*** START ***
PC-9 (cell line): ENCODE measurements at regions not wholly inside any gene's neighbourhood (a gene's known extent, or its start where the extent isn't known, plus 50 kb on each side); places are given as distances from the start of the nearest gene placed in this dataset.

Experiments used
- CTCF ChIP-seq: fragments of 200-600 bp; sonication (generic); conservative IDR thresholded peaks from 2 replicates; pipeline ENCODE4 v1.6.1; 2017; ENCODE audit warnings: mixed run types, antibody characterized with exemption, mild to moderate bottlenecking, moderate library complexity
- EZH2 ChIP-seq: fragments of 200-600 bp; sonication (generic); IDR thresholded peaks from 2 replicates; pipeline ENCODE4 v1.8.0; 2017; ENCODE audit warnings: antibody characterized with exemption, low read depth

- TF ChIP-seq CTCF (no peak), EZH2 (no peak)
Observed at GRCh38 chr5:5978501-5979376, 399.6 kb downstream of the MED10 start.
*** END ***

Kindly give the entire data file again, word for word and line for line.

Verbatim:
PC-9 (cell line): ENCODE measurements at regions not wholly inside any gene's neighbourhood (a gene's known extent, or its start where the extent isn't known, plus 50 kb on each side); places are given as distances from the start of the nearest gene placed in this dataset.

Experiments used
- CTCF ChIP-seq: fragments of 200-600 bp; sonication (generic); conservative IDR thresholded peaks from 2 replicates; pipeline ENCODE4 v1.6.1; 2017; ENCODE audit warnings: mixed run types, antibody characterized with exemption, mild to moderate bottlenecking, moderate library complexity
- EZH2 ChIP-seq: fragments of 200-600 bp; sonication (generic); IDR thresholded peaks from 2 replicates; pipeline ENCODE4 v1.8.0; 2017; ENCODE audit warnings: antibody characterized with exemption, low read depth

- TF ChIP-seq CTCF (no peak), EZH2 (no peak)
Observed at GRCh38 chr5:5978501-5979376, 399.6 kb downstream of the MED10 start.